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Publication numberUS2212345 A
Publication typeGrant
Publication dateAug 20, 1940
Filing dateSep 12, 1938
Priority dateSep 12, 1938
Publication numberUS 2212345 A, US 2212345A, US-A-2212345, US2212345 A, US2212345A
InventorsKrieger Ralph S
Original AssigneeKrieger Ralph S
Export CitationBiBTeX, EndNote, RefMan
External Links: USPTO, USPTO Assignment, Espacenet
US 2212345 A
Abstract  available in
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Claims  available in
Description  (OCR text may contain errors)

R. S. KRIEGER Aug. 2o, 1940.

ARROWHEAD Filed Sept. 12, 1938 6 ttornegs @47 gi/wegen f1! W PuenteaAug. zo, 1940 UNITED sTATEsf PATENT oFFlcEf Amwwnnan Ralph S. Krieger, St. Clair IShores, Mich.

Application september 12. 193s, seal No. 229,405

V 1 claim. `(ci. '21a-106.5)

This invention relatesgenerally to arrows and more particularly to arrowheads.

the past, arrowheads have been provided which usually have a pair of radially spaced l blades or wings and it has been found that-this type of arrowhead presents little resistanceto cross air currents with the result that the arrow is deviated by cross air currents from its true course of night. l Consequently, it is the principal object of the present invention to provide an arrow of a character which will result in its more nearly following a true course of flight.

More specifically it is an object of the invention ll to provide an arrowhead which during ight of the arrow will impart positive rotation to the arrow and in so doing oppose cross air currents which otherwise would deflect the arrows flight.

Other objects of the invention will become ap- I parent from the following description taken in connection withthe accompanying drawing, in which- Figure 1 is a view of an arrow embodying my invention; v

Fig. 2 is an end elevational view of the arrow; Fig. 3 is a fragmentary view of an arrow having a different vtype of head;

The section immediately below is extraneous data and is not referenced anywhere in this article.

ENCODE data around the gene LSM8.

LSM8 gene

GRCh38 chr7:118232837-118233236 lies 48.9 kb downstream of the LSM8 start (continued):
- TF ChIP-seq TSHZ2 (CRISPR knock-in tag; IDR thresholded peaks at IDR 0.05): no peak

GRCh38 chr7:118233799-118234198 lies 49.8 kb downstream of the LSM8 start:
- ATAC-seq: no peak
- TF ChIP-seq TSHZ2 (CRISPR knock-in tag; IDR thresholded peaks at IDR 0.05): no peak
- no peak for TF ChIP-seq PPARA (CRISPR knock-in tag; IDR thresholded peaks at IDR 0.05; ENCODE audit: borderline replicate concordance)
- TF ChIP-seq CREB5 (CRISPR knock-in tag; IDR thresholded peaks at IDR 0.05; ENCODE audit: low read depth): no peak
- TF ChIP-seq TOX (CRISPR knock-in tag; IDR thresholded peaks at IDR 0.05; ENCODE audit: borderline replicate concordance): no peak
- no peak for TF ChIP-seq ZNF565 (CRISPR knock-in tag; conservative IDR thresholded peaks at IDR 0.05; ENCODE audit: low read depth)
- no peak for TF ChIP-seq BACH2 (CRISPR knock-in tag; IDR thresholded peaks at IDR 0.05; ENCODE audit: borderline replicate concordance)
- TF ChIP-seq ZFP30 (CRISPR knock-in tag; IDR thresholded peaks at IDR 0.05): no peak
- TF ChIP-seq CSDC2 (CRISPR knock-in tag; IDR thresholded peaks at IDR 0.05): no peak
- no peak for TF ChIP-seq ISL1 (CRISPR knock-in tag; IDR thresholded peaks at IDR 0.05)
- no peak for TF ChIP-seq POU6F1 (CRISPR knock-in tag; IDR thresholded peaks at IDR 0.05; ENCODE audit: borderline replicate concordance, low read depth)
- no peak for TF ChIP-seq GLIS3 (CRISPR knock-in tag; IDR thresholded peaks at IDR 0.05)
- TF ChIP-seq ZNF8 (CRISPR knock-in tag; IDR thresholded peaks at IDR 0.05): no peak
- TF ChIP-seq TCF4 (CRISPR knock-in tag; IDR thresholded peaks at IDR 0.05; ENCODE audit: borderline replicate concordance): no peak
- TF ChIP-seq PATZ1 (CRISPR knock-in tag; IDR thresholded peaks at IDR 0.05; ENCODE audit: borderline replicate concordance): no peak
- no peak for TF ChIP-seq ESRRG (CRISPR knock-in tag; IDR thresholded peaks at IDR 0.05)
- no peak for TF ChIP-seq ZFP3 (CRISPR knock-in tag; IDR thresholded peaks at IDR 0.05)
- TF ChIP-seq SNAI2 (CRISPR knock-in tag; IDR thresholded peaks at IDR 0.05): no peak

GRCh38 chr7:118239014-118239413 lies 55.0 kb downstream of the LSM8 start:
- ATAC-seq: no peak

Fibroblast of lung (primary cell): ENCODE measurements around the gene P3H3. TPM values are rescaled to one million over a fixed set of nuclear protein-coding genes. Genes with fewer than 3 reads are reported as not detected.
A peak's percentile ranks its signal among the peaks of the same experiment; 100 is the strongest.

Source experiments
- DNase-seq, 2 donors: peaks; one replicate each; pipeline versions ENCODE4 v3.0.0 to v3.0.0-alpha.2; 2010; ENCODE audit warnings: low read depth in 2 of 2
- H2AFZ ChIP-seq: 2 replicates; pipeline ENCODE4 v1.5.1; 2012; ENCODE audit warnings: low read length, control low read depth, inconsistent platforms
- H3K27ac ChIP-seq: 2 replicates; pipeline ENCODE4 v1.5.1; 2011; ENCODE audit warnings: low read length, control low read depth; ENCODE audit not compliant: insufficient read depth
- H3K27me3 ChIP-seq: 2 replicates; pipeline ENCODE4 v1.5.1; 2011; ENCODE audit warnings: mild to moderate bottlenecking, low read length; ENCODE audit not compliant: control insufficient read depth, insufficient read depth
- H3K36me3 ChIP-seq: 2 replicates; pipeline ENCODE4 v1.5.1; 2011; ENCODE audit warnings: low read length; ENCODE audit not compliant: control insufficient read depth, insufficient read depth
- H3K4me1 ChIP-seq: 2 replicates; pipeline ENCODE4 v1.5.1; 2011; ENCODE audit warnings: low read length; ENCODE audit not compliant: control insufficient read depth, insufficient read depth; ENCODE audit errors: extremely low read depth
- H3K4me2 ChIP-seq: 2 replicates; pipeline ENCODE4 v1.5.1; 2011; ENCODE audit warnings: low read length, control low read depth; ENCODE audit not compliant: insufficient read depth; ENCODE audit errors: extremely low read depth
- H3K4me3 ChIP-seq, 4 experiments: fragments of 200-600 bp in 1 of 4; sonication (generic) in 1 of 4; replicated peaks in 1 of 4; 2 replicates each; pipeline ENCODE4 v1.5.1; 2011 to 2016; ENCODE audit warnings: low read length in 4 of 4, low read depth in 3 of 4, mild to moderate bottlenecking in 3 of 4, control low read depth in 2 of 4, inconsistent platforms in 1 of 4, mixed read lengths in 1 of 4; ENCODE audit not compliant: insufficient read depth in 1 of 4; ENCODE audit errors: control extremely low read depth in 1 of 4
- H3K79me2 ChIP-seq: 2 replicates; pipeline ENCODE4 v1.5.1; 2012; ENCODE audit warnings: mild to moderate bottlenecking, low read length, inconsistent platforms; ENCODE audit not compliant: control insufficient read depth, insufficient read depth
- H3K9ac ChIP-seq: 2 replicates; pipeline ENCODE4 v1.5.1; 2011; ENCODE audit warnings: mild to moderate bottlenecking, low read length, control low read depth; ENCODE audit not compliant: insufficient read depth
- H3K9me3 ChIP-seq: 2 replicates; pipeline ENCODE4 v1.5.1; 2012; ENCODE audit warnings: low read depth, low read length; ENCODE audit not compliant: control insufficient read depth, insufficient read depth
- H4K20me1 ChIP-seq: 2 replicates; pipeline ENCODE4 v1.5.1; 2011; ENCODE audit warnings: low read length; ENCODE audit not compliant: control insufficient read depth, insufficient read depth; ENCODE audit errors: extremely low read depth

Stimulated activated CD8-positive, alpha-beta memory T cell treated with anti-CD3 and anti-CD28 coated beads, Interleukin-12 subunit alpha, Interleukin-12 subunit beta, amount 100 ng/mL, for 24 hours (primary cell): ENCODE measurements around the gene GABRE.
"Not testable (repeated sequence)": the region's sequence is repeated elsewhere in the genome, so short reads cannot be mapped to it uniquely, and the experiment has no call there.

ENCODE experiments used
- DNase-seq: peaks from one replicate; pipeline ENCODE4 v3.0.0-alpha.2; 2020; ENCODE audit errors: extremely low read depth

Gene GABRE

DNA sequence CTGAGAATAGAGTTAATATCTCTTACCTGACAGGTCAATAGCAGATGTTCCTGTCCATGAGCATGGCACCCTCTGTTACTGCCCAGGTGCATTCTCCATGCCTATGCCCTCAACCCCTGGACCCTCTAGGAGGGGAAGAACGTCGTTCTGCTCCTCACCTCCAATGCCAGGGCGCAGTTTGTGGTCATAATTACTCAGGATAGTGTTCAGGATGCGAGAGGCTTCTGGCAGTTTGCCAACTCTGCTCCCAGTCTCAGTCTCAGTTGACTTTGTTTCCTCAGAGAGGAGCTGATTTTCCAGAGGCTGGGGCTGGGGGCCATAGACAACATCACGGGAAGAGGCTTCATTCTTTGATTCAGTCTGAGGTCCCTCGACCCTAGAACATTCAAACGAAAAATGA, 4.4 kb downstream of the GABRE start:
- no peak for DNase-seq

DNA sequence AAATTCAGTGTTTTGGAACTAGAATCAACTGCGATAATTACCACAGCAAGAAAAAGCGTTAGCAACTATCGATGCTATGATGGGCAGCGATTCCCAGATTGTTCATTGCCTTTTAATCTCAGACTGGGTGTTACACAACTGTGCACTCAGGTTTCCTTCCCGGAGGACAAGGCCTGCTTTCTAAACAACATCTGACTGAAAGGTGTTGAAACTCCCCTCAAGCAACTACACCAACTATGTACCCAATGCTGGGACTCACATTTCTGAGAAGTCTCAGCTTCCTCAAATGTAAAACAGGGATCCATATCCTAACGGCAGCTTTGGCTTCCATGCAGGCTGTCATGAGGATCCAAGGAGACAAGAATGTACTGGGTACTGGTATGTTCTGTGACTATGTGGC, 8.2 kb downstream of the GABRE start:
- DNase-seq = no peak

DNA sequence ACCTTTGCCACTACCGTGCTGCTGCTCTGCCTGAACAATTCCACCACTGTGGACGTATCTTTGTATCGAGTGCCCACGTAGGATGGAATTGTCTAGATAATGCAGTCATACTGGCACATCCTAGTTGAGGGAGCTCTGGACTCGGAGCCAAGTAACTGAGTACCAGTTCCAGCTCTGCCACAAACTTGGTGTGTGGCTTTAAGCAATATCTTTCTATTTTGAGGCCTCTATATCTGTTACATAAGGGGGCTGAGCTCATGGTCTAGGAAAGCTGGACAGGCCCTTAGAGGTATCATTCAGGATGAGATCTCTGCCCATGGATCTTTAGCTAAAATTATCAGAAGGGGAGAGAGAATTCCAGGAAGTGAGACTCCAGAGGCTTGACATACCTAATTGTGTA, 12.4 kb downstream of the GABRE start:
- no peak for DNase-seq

Fig. 4 is another type of arrow having the improved arrowhead, and

Figs. 5 and 6 are views of a harpoon type of arrow.

Referring to the drawing by characters of reference, and first to Figure 1, the numeral l0 designates angarrow shaft on one end of which my improved. arrowhead, as at II, is secured, the other end of the shaft I0 having the usual slot I2 to receive the cord (not shown) of a bow and having the usual feathers I3. The arrowhead I I includes a shank I4 which is preferably internally threaded to screwthread onto. the shaft I0 which is provided with a reduced threaded end portion I5 whereby various types of arrowheads may be interchangeable on the shaft.

As shown in Fig. 1, the arrowhead II is provided with a plurality of equally spaced integral wings or blades I5 which are triangular in shape having rear or trailing edges I1, the wings tapering from their trailing edges to a penetrating point I8 which is coincident with the longitudinal axis of the shank I4 and shaft I0.

In order to provide an arrow which will oppose or resist deflection by air currents, the blades Il are arranged at a slight acute angle or are spiral with respect to the longitudinal axis of the shank I4 or such that the trailing edges I1 are slightly oi! center as shown in Fig. l. During flight of the arrow, the offset blades Il cause the arrow to rotate and oppose cross air currents with the result that the arrow keeps' more nearly to the mark than would otherwisebe the case.'Prefer ably, the arrowhead is made of some suitable l light weight material, such as, aluminum andthe heads are 'preferably cast. lf desired, the tip or point as at I8a of the arrowheads may be formed of a hard metal such as steel which may be cast integral with the otherwise aluminum head. To l0 reduce air friction lthe longitudinal edges of the wings or blades are sharpened .to knife edges.